Personal incomes in March increased to $13,042.4 billion compared to an upwardly revised figure of $12,975.4 billion in February. This is the sixth straight monthly increase for personal incomes. Personal incomes are up 5.3% from $12,389.4 billion in March of last year. This is the strongest year-over-year increase for personal incomes in any month since June 2008.
Consumer confidence increased to 65.4 in April compared to a reading of 63.8 in March. Although the consumer confidence index has posted increases in six out of the past seven months, it still remains at historically low levels. The present situation index increased from the previous month to a reading of 39.6 from 37.5 last month. This is the highest the present situation index has been since November 2008. The expectations index increased to a reading of 82.6 from 81.3 in the previous month.
The number of people surveyed that plan to buy a home within the next 6 months increased to 5.5% from 4.1% while the portion that plans to buy a new home increased to 1.2% from 0.4% last month.
The National Association of Realtors’ Pending Home Sales index, which is a forward-looking indicator of housing activity based on sales contracts signed, increased 5.1% from the previous month to a reading of 94.1 in March from a reading of 89.5 in February. This is the second straight month that the pending home sales index has increased.
New home sales in March rebounded from the record all-time lows that were set last month in February. Sales activity jumped 11.1% from the previous month in March to a seasonally-adjusted annual rate of 300,000 units. This is the first month since December that new home sales have recorded an increase. New home sales for the previous three months were also revised higher by a combined 32,000 units. However, new home sales are still down 21.9% compared to the same period last year although it is important to note that sales activity last year was artificially driven higher by the federal homebuyer tax credit.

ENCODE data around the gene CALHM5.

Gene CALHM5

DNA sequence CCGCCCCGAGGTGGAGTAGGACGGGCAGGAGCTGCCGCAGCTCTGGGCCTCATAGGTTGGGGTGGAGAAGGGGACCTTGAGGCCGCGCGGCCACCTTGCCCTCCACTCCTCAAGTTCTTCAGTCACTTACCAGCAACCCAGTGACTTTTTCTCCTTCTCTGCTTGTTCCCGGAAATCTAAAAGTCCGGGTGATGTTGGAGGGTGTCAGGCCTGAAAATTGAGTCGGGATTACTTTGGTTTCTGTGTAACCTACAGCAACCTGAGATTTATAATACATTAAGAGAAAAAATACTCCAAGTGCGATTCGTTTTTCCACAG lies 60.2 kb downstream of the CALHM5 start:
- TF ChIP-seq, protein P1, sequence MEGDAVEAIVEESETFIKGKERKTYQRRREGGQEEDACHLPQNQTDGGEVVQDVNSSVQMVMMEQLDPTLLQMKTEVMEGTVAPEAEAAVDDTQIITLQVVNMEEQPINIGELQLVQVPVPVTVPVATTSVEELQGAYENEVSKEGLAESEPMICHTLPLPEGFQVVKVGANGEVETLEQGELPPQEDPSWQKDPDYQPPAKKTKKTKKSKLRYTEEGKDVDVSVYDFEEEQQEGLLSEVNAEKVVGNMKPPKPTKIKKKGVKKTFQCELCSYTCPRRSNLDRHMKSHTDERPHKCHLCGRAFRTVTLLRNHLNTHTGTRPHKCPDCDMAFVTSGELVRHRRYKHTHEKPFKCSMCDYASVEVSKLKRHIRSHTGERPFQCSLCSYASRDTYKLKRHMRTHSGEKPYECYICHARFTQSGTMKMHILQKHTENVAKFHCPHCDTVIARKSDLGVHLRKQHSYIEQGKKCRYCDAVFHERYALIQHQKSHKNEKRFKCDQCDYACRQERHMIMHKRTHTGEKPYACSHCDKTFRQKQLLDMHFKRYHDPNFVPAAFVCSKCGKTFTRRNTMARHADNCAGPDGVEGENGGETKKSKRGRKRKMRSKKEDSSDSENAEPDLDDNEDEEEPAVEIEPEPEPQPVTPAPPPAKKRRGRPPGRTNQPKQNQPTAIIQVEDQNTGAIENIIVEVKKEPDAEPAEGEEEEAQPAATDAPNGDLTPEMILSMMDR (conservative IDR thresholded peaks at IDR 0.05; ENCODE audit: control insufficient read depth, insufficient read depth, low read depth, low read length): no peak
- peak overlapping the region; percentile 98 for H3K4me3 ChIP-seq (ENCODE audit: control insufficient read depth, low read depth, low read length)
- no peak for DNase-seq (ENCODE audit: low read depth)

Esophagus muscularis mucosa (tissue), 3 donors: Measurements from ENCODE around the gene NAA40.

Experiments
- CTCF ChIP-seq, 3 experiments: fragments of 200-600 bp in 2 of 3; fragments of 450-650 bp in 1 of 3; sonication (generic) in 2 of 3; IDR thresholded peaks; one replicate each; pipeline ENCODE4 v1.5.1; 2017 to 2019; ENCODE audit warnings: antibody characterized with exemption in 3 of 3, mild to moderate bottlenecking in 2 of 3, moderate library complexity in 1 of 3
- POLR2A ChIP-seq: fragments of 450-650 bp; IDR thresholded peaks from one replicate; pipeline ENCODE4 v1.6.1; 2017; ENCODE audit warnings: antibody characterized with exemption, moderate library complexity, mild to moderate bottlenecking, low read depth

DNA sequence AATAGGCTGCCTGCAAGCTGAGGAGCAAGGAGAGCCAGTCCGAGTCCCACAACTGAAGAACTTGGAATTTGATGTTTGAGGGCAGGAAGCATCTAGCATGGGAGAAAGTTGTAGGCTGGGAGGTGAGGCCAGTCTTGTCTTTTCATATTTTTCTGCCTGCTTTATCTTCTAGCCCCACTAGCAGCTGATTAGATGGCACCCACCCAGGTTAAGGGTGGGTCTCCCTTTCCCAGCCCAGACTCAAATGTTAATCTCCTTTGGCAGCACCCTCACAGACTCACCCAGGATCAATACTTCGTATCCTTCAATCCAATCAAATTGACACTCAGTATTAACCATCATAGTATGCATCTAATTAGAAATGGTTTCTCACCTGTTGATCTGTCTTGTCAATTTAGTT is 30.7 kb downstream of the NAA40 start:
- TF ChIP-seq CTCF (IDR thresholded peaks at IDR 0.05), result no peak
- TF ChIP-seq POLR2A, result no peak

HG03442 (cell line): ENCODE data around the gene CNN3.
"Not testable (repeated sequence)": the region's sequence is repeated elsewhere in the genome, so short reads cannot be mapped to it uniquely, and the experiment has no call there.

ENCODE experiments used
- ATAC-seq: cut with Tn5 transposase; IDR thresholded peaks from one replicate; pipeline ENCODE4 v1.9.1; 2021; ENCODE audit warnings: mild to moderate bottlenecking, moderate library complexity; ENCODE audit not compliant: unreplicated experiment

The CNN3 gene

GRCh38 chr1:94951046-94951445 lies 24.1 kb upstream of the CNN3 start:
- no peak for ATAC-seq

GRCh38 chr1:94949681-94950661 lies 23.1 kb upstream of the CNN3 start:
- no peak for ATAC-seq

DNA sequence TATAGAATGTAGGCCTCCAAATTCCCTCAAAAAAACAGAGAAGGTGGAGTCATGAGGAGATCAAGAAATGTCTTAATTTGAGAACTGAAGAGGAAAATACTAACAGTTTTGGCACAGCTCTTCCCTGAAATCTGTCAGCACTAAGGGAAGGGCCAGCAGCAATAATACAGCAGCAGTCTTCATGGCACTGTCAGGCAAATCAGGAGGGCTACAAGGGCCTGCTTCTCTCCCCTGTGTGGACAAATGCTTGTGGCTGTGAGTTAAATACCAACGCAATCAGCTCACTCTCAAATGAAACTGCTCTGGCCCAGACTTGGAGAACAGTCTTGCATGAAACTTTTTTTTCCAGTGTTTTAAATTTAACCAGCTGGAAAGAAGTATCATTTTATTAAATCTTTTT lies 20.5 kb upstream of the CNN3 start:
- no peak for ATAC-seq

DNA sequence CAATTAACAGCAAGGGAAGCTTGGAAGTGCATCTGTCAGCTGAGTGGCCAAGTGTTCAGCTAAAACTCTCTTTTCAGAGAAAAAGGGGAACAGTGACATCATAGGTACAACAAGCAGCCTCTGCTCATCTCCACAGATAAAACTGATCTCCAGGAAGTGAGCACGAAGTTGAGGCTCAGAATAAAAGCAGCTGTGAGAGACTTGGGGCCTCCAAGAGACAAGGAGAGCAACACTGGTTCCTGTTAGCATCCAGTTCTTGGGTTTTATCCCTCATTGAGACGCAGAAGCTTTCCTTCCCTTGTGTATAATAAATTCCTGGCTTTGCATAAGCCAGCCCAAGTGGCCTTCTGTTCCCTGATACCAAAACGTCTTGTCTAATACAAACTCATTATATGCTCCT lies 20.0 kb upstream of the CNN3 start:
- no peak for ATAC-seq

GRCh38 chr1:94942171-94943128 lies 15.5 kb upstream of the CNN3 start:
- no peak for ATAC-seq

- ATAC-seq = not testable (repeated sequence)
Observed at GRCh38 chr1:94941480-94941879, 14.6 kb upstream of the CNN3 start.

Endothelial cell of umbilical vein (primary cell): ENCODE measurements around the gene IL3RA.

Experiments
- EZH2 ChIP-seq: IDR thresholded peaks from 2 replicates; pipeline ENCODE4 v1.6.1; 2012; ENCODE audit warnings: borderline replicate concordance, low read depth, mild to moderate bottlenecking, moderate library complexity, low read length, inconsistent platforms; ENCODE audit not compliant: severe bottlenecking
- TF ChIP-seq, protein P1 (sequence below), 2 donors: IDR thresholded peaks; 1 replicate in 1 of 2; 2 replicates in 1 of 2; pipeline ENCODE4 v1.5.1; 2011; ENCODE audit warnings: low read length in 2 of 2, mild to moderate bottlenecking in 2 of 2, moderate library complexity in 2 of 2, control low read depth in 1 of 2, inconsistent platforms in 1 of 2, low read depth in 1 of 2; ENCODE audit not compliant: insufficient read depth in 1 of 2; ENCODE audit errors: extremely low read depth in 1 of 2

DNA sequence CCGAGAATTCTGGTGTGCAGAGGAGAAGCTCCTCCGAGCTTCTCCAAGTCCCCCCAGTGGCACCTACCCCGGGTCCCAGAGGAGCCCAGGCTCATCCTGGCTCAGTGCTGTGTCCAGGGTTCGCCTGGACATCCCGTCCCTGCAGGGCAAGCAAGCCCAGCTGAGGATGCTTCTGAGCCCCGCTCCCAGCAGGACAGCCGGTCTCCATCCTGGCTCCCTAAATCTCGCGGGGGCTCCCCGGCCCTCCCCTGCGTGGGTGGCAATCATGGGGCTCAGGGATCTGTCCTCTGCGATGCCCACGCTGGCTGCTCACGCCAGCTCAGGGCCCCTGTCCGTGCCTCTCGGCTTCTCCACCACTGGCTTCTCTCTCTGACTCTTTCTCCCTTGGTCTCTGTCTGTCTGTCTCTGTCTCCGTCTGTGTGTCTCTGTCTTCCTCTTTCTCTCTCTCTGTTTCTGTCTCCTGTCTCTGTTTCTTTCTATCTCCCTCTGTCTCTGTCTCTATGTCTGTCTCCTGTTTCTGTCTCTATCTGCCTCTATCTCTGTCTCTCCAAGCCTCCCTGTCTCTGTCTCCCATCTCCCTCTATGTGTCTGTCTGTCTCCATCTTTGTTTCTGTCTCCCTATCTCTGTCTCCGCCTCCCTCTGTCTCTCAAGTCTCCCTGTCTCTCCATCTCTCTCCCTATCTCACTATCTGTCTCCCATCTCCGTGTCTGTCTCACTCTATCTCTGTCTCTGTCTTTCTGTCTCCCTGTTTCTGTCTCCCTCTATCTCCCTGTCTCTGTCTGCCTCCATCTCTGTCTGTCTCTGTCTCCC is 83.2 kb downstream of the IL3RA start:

New home prices also firmed up in March as demand increased. Median new home prices increased to $213,800 in March from a February figure of $207,700. New home prices are still down 4.9% from this time last year but 4.2% higher than they were this time two years ago. This is the second straight month that median new home prices have recorded year-over-year declines. The increase in new home prices pushed the new home affordability index lower to 59.7% in March from 60.6% in February.
New home inventory levels continued to decline in March to new record all-time low levels. New home inventories declined to 182,000 units on a non-seasonally adjusted basis. New home inventory on a non-seasonally adjusted basis have not recorded a monthly increase since May 2007. New home inventory on a seasonally-adjusted basis declined to 183,000 units in March compared to a February figure of 185,000 units. New home inventory on a seasonally-adjusted basis have not recorded an increase in 14 months.
National average mortgage declined from the previous week to 4.78% in the latest Primary Mortgage Market Survey released weekly by Freddie Mac on April 28th. This is the second straight week that rates have declined. They are now back down to their lowest levels since mid-March. The 30-year fixed-rate mortgage has still averaged below 5.0% for 10 consecutive weeks.
In the week ending April 22nd, the MBA’s seasonally-adjusted purchase index plunged 13.61% from the previous week and was down 29.39% compared to the same time last year. This is the lowest the purchase has been since the first week of March. Purchase applications fell mainly due to a sharp drop in government purchase applications as new FHA lending standards, which included higher premiums, went into effect this past week.